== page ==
Citation(s) from the GunPolicy.org literature library
Hirst, Chrissie, Bernardo Mariani and Adrian Wilkinson. 2004 ‘SALW Transfers - Croatia.’ South Eastern Europe Small Arms and Light Weapons (SEESAC) Monitor, 2004, pp. 90-91. Belgrade: South Eastern Europe Clearinghouse for the Control of Small Arms and Light Weapons / SEESAC and Saferworld. 16 March
SALW Transfers - Croatia
According to BICC, 'while legal exports of small arms are fairly limited, Croatia has become an important center for illegal trade, with smugglers relying on skills, contact networks and surplus stock built up during the war, and taking advantage of Croatia's geographic location and its ineffective cooperation with the Customs authorities of neighbouring Bosnia and Serbia'.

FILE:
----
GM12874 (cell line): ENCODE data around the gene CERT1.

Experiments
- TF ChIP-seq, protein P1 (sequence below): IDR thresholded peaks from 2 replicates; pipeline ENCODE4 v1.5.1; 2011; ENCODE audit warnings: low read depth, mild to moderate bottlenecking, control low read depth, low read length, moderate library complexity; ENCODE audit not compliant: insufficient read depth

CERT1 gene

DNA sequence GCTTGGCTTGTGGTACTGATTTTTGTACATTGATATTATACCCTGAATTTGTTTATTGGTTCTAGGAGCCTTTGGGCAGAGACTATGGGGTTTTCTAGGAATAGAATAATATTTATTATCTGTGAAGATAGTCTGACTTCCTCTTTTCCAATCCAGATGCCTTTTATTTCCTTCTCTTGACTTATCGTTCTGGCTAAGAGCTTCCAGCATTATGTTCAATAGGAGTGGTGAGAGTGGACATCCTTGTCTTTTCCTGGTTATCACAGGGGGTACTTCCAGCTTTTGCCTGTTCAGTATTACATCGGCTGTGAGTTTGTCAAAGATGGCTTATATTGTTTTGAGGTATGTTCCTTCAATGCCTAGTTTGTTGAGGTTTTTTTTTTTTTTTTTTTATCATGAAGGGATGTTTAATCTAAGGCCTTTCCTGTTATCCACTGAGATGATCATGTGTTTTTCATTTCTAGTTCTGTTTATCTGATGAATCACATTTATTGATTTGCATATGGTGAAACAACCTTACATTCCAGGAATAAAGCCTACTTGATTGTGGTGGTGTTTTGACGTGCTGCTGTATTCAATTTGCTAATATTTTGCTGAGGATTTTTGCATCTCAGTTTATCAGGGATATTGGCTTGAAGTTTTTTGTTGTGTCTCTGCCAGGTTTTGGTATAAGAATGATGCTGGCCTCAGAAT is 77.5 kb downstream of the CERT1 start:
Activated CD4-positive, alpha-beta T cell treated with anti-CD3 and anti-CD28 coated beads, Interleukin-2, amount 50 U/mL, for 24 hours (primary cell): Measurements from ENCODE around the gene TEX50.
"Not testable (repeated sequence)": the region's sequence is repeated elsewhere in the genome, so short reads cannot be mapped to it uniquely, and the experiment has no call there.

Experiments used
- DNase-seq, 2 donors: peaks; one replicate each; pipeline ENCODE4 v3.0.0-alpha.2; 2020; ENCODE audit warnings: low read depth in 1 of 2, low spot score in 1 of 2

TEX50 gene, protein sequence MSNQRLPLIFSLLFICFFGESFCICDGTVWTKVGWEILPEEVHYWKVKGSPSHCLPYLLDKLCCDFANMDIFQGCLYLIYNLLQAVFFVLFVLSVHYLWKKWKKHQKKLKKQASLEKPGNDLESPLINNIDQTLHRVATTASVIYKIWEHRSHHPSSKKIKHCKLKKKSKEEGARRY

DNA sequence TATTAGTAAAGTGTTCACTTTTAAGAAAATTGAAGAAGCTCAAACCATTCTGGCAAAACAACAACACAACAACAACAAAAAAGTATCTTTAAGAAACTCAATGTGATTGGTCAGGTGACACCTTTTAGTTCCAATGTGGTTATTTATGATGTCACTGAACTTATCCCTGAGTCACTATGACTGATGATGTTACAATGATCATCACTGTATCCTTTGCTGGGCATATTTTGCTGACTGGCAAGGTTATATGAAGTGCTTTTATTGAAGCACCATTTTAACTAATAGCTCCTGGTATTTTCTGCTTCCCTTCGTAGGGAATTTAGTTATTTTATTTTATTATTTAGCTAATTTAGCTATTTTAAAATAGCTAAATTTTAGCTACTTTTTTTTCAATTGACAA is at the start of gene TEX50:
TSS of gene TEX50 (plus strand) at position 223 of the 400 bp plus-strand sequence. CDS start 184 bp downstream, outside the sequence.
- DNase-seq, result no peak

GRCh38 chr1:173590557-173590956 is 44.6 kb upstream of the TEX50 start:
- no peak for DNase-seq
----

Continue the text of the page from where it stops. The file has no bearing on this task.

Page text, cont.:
The 'flourishing black market in military hardware' in the countries of the former Yugoslavia is, according to Jane's analysts, controlled largely by the Croatian and Albanian mafia, who utilise the 'porous' border with Bosnia and Herzegovina and the many small ports along the Croatian coast to ship illegal weapons across the Adriatic to Italy.
The long border with Bosnia and Croatia's rugged and islanded coast present real logistical challenges to combating trafficking and, 'Croatian territory has been highlighted as a place where arms smugglers operate with few constraints - even transiting illegal arms shipments "under the guise of humanitarian aid deliveries"'.
[SALW = Small arms and light weapons; BICC = Bonn International Center for Conversion]